Every business can benefit from adopting new, collaborative strategies for improving productivity; construction businesses are no exception. One way for builders to identify new strategies worth trying is through Process Mapping.
Simply put, Process Mapping is a collaborative effort in which stakeholders from different parts of a business visually map out how things are done and consider how to do them better. It's something that should be in every builder's business toolbox.
Process Mapping is standard practice among manufacturers. "Mapping out the steps in a business process, including handoffs and decisions, makes it easy to see opportunities for improvement," says Bonnie Davis, Director of JELD-WEN’s Excellence Model. "It helps you identify things like repetitive or unneeded steps, missed handoffs and delays.”
Today, relatively few builders have undertaken Process Mapping as a regular practice, but Michael Dickens considers it a secret weapon. Dickens learned Process Mapping in the 1990s at GE. Now, as a partner at quality assurance firm IBACOS and Vice Chair of the Housing Innovation Alliance, Dickens helps builders learn and implement Process Mapping. "It's at the base of any innovation," he says. "That includes efforts to improve quality, learn to do things faster or reduce costs."
A good start is to tackle something specific, such as the options selection process. Once the team gets the hang of how the process works, they can start looking at the business as a whole.
Making a Positive Impact
George Casey of Stockbridge Associates, an industry consultant and former builder executive, says he used Process Mapping to help one Florida builder grow annual volume from 800 to 1500 units over the course of four years using roughly the same workforce. "We helped them reduce cycle time from 240 days to less than half of that, while increasing gross profit from 22% to 36%," he says.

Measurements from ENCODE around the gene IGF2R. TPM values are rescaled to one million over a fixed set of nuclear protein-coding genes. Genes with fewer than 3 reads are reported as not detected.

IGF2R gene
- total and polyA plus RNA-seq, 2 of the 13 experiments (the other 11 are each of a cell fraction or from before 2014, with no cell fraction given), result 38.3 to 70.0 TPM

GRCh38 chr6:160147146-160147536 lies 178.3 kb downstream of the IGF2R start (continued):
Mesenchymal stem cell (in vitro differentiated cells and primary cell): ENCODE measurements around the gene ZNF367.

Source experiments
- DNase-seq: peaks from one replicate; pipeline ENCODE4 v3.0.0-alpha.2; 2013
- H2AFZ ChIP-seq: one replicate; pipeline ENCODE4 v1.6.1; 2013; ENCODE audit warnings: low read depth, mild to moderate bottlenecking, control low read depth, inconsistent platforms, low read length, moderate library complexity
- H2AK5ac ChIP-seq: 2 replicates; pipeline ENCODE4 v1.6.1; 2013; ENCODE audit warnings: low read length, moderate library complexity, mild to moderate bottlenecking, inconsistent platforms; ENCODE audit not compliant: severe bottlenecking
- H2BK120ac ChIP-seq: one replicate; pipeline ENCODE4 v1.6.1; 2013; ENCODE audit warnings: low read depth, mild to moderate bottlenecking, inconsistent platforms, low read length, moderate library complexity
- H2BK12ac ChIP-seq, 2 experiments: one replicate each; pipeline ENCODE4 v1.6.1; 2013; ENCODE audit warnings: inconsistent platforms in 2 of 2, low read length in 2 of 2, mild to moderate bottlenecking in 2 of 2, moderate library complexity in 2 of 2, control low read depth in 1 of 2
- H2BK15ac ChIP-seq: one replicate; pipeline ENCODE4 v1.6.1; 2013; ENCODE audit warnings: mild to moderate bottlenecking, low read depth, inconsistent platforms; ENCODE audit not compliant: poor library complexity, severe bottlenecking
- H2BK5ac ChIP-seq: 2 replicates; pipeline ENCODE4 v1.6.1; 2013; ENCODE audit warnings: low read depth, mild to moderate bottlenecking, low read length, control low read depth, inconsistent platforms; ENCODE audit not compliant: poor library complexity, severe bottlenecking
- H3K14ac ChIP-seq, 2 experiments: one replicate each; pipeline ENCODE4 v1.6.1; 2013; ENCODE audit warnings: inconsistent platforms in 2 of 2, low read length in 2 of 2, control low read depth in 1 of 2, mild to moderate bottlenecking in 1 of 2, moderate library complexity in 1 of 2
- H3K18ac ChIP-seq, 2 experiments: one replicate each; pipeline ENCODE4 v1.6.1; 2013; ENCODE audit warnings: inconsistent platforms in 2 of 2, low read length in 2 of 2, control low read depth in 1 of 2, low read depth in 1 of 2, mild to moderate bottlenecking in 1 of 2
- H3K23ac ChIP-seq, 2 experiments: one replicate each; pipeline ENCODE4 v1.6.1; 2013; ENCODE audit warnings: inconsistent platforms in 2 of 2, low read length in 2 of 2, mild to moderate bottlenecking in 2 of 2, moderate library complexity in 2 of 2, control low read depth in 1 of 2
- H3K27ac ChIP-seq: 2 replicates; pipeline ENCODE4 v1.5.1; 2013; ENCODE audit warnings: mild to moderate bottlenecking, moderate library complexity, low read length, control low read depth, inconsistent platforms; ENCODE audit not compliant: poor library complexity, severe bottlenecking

Thrive Home Builders in Denver reports similar gains. With the IBACOS team acting as facilitators, Thrive analyzed all areas of the business with an eye to eliminating wasted effort. "We had one community with cycle time in 300s," says Elitia Schwaderer, Thrive’s director of sales. We were able to reduce that to less than 200."
In fact, much of Process Mapping's power is that by putting people in the same room who don't normally interact—sales, design, purchasing, construction, warranty—the builder receives fresh perspectives on every issue. A job supervisor looking at the sales process can see opportunities for improvement that someone closer to it might not.
Schwaderer says that, over time, such collaboration has changed Thrive’s company culture. "It has helped us break down silos in the company."
The Housing Innovation Alliance recently hosted a webinar outlining how a builder can structure a Process Mapping effort and where to go for more information. You can find it here.
For assistance with your projects, visit JELD-WEN’s professional portal.